“[C]ryptocurrency is a big drop from 2018 to 2019. So if we put the cryptocurrency together in the HPC, it’s a big drop. It’s almost a double-digit.”

Pressed to give more exact data, Wei only noted that cryptocurrency had contributed a lot to the manufacturer’s chip sales last year, yet emphasized the firm “cannot specify too much of the segment, particularly it belongs to one of the big customers.”

As reported, TSMC is known as a major supplier of Application-Specific Integrated Circuit (ASIC) chips to Chinese crypto mining behemoth Bitmain, which has been under increasing pressure during the persistent cryptocurrency bear market slump.

While a Bernstein analysis had attributed 2 to 3 percent of TSMC’s total revenue to cryptocurrency-related sales in February last year, Wei looked ahead to 2019 with considerably more circumspection:

“Okay. This year, we don’t forecast — we become conservative in forecasting this volatile business. So the cryptocurrency mining this year is much, much less than last year. And to what percentage, I don’t think it’s — I can release it right now.”

For Q4 2018 on a consolidated basis across its business, TSMC posted a revenue of $9.4 billion in Q4 2018 — a 10.7 percent increase from the previous quarter and a 2 percent rise year-over-year, according to the report. Lora Ho, chief financial officer and senior vice president of finance, stated that Q1 2019 revenue is forecast to be $7.3-$7.4 billion —  representing a 22 percent sequential decline.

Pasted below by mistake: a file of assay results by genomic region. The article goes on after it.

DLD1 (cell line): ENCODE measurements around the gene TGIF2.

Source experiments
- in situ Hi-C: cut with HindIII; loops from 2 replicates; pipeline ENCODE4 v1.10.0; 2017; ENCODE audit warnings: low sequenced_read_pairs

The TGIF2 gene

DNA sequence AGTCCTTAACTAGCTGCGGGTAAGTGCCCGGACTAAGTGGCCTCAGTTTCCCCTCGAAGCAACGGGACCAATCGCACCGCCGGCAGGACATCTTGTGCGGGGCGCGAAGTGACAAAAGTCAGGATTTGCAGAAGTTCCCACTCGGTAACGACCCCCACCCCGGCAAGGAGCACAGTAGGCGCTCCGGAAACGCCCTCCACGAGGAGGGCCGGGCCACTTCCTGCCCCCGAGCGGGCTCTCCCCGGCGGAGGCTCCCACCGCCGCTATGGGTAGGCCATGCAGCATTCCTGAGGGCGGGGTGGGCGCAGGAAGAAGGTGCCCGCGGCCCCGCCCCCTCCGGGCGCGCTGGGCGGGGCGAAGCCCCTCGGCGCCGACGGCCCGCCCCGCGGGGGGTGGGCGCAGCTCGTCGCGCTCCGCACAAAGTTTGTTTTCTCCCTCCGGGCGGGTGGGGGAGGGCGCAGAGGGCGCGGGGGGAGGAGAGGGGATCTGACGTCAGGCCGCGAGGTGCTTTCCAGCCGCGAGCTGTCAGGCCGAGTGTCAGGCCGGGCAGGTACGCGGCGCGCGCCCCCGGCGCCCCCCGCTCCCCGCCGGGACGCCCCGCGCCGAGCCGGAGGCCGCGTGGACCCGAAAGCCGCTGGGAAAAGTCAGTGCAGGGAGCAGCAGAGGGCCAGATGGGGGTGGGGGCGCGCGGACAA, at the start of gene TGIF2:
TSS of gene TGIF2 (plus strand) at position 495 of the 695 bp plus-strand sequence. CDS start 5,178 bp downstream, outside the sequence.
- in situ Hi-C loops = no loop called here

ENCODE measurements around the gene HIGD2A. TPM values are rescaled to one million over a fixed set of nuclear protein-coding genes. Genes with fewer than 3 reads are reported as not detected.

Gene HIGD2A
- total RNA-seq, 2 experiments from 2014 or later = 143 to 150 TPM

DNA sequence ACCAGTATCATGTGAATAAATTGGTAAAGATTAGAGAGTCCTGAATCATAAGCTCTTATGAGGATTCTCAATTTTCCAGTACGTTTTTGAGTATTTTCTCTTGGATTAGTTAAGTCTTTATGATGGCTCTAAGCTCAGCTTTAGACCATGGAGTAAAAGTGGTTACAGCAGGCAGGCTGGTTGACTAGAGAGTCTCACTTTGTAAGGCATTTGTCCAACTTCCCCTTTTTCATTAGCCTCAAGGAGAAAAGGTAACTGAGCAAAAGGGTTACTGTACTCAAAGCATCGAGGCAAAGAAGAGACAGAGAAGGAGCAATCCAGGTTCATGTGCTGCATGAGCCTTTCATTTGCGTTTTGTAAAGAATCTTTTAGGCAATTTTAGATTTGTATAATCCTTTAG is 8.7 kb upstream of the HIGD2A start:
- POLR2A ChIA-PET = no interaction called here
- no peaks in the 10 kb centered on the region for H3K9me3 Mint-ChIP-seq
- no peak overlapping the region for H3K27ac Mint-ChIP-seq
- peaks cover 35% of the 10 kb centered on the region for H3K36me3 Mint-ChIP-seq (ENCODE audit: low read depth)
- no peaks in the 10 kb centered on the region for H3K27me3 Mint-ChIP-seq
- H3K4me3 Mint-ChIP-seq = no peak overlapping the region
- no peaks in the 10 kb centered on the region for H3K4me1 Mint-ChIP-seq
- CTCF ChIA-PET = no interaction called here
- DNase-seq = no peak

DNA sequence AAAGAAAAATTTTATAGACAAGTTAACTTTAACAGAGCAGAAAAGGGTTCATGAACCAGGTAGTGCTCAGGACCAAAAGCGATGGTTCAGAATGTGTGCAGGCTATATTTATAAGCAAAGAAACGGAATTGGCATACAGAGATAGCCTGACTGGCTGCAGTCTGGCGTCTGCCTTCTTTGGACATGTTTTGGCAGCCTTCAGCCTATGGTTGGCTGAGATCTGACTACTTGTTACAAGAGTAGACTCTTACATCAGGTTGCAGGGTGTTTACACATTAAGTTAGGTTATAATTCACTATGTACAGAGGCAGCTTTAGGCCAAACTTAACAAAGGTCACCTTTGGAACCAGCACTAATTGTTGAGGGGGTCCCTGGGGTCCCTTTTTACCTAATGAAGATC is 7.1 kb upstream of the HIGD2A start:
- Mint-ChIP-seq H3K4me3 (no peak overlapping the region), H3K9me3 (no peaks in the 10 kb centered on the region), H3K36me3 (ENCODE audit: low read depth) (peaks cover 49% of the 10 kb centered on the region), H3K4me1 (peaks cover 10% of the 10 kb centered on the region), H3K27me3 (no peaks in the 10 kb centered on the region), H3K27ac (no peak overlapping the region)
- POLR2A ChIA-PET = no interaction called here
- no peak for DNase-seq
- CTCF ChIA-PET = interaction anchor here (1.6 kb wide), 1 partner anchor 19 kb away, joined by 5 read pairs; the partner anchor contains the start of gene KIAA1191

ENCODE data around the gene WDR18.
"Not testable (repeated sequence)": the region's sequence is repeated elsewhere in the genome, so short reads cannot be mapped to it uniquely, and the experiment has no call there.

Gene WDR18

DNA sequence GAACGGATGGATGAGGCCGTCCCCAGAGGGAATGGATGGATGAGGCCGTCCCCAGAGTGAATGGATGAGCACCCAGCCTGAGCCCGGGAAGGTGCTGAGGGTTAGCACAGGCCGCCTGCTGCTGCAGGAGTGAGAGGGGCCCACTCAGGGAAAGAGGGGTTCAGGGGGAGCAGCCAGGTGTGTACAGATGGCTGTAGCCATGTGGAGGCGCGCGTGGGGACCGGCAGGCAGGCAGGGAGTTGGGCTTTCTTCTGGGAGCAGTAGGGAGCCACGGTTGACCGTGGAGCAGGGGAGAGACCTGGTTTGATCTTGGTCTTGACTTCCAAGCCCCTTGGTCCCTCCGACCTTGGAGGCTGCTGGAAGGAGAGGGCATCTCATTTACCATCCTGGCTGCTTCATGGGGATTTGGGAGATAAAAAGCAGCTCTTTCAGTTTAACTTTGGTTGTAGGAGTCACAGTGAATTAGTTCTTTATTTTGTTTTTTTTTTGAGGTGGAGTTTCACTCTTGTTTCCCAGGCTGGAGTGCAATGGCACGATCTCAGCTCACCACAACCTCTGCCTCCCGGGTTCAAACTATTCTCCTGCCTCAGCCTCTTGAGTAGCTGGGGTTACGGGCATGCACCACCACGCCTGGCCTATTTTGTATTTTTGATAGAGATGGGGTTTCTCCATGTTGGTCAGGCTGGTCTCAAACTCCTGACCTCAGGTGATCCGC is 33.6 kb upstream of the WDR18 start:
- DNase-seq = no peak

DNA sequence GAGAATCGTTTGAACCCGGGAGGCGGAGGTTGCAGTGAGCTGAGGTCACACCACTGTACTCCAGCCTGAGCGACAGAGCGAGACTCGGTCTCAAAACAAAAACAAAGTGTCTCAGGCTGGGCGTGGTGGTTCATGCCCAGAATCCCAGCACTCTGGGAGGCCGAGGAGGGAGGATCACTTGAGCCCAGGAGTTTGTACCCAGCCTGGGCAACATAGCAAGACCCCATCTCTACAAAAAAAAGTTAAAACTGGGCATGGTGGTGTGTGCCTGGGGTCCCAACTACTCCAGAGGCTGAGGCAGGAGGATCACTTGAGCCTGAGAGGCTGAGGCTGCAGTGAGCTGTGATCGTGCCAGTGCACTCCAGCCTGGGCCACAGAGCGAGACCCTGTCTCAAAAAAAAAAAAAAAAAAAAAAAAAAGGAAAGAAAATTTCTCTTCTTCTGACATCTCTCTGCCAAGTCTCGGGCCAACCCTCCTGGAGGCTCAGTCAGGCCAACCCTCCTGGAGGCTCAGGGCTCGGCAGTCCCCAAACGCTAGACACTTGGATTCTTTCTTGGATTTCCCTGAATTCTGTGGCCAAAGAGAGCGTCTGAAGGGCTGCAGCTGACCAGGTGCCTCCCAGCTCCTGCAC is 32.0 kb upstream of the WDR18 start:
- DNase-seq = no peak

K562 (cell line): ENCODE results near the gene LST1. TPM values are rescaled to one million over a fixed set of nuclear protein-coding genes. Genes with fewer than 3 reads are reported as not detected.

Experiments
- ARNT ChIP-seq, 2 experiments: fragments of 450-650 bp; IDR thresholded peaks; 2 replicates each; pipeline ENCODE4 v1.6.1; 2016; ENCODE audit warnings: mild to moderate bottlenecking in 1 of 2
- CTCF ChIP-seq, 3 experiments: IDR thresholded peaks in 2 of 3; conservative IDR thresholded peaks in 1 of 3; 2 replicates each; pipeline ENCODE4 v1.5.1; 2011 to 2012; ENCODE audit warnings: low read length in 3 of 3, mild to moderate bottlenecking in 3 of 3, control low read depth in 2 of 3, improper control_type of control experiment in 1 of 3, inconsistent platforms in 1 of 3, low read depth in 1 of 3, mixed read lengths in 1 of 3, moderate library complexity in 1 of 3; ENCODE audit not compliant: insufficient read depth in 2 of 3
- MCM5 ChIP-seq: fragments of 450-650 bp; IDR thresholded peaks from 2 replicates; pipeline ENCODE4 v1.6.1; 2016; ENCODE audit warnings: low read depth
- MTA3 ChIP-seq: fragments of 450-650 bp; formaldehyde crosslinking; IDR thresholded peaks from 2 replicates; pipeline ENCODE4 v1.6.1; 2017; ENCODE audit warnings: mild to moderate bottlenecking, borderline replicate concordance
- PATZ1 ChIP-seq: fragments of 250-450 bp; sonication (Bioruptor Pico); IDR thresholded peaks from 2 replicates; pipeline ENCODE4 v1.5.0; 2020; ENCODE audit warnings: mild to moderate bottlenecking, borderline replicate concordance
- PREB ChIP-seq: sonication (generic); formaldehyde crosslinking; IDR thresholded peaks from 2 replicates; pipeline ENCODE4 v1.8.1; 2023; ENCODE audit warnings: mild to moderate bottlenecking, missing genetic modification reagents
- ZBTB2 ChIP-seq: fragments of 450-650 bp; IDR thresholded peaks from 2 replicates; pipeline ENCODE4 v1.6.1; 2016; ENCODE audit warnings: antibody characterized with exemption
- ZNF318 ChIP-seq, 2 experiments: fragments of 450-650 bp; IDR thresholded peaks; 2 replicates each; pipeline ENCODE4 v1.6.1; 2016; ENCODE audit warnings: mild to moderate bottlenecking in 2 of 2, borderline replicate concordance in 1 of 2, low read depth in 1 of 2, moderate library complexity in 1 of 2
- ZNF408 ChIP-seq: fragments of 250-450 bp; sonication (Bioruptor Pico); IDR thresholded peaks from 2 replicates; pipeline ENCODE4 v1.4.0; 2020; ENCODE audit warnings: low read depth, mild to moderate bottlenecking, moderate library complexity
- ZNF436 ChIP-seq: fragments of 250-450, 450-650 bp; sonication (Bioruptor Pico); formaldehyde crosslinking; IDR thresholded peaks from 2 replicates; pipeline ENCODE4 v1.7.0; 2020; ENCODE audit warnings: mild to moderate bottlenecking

As reported just this week, the bearish market continues to impact mining industry participants. Major  United States-based crypto mining and blockchain firm Giga Watt has just announced it is closing access and power to its facilities and stopping day-to-day operations, after having filed for bankruptcy in November last year.

Bitmain continues to wind back its multinational operations, this month reportedly suspending its mining in the U.S. state of Texas, after having closed its development center in Israel and laying off local employees at the end of last year.

Law Enforcement Requests to Shapeshift Rose 175% in Second Half of 2018

Law enforcement requests sent to Switzerland-based cryptocurrency exchange ShapeShift rose 175 percent in the second half of 2018, according to a new Compliance Transparency report published by the exchange Jan. 18.

In a blog post accompanying the report, Shapeshift outlines that it typically receives requests from law enforcement agencies for data including crypto addresses (in or out of the Shapeshift system), transaction IDs, identity information (names, emails, IP addresses), cryptocurrency or crypto asset information and more. ShapeShift emphasizes that in most cases it is not informed of the details of the investigation or probe for which the data is being gathered.

The report reveals that Shapeshift received a total of 44 subpoena requests in Q3 and Q4 2018 — a 175 percent increase as compared with a combined total of 16 in the preceding two quarters. These break down as 6 subpoenas in Q1, 10 in Q2, 19 in Q3 and 25 in Q4.

2018 law enforcement requests sent to ShapeShift

2018 law enforcement requests sent to ShapeShift. Source for data: ShapeShift

In terms of geographic jurisdictions, the highest number of requests over the year came from United States-based agencies — accounting for 18 out of a total of 60 global inquiries. Among these, 6 came from the FBI, 5 from the Securities and Exchange Commission (SEC), 3 from state level authorities, 2 from the Department of Homeland Security (DHS) and 1 from the Commodities and Futures Trading Commission (CFTC).

German agencies accounted for the second-highest number of inquiries by country — issuing 8 requests — followed by the United Kingdom, with 6, and France, with 4.

ShapeShift claims it is usually able to provide the requested information within a 1-2 week time frame, and that it complied with every verified request it received in 2018. As the exchange notes, the uptick in its law enforcement inquiries over the year correlates with that seen by other exchanges. As previously reported, subpoenas to crypto exchange Kraken increased three-fold in 2018, as compared with the preceding year.